Saturday, February 05, 2011

Artist Spot Light: "Mixing Color and Family: Artist Kim Santini"

Mixing Color and Family: Artist Kim Santini

Balto, 8x10, from October 2010
The first time I saw the work of Kimberly Santini was the Poster for the AKC Eukanuba National Championship dog show. Her palette of colors was warm and inviting, she nailed the expression of every dog she painted and she pulls off the combination of impressionism and strong color skills that could only be achieved by some very extensive study in basic realism. She is one of the growing number of globally known artists that have taken on the Painting a day challenge. She is now in her 5th year of painting a dog a day.

“I have a BFA Degree in Fine Art and one in Art History.” She told me. Like so many of us artists, she had been programmed to believe that if there were not large blocks of time to lock yourself away in a studio that art just wasn’t going to happen. “I just felt if I couldn’t carve out the time, I couldn’t do it.”

Then non- art career opportunities and children took over and there were no longer large blocks of time in her busy schedule. As her children became older and went off to school she was left with her youngest daughter and a long afternoon when she slept. “I just really needed something to do during nap time. So I pulled out my acrylic paints and began to paint in the afternoons.”
According to Kim a relative saw the resulting painting and wanted a portrait, and then showed it to a friend. And so the business began to grow. However, Kim credits the encouragment of her husband with her success in stepping out into being a fulltime artist. " I have the best husband in the world. He really saw the potential in me." She told me that he has been her biggest encouragement and fan.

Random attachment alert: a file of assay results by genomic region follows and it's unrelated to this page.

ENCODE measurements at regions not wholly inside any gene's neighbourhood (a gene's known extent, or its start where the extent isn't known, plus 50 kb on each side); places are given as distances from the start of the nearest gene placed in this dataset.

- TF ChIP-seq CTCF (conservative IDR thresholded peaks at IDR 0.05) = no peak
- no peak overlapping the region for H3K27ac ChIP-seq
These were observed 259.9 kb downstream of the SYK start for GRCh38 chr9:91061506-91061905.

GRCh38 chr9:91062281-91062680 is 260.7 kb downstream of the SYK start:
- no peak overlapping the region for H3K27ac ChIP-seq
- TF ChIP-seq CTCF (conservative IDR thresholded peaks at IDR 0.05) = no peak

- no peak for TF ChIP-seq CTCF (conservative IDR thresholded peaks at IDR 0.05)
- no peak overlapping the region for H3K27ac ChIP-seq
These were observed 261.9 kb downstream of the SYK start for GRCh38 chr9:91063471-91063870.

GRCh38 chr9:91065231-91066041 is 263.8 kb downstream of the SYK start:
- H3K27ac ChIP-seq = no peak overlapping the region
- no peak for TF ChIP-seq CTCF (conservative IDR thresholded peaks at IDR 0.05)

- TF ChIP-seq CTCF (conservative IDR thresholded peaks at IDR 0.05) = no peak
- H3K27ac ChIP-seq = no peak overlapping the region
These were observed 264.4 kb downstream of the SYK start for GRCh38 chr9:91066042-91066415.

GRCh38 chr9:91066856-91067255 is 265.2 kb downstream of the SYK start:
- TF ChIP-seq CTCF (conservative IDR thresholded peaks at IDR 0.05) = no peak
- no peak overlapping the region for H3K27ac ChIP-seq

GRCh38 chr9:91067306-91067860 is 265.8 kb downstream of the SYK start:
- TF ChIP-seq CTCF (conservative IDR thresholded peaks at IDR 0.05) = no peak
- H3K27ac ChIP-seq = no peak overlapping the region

Tiny Kitten, Big Dreams (Mona Lisa),
5x7, from November 2010

“I was painting big. I painted life size or larger canvases of dogs and horses. Some took months to finish”

Her studio space became the center of activity of her home. “The computer is in the studio “ She told me, and her children are in an out all the time, doing homework, telling her about their day and even on occasion painting with her. “I realized with family and work I would never be able to carve out large blocks of time to paint”
She adjusted her time to fit the schedule her family needed. She said having her studio in the center of the home makes her accessible all the time. “When the kids were younger they were really involved in making things. I wanted to make creation part of their lives."  Kim insists there was always something happening to encourage them to create and imagine.

When she began painting a dog a day she realized that she would have to adjust her way of making art. The first thing was to paint small. “No more of those larger than life paintings” The process challenged her style and her efficiency as a painter. “I have a very strong foundation in the basics” she shared, “I spent many hours as a young person studying muscle structure of horses and dogs. I tried to capture the way the legs and feet held the weight so that even if you don’t see the entire body, the muscles will look right; like they are flexed to suggest the way they are standing."

Drip Dry, 9x12, from September 2010.

Kim says it was important for her to embrace the flexibility of her life style and her painting. “I want to let the viewer bring their experience to the painting, so it is not just an image to them. I am painting for every day Americans."

Her portrait work is long in expressions, deep in its ability to suggest correct draftsmanship, while giving the impression of capturing a moment in time. “I want the people who see my work, to receive the impression of the animal, and have it provoke memories, or trigger them to feel the love that had been.”

You can see more of Kim Santini’s work:
 Her blog:
And visit her page on Facebook : Kimberly Kelly Santini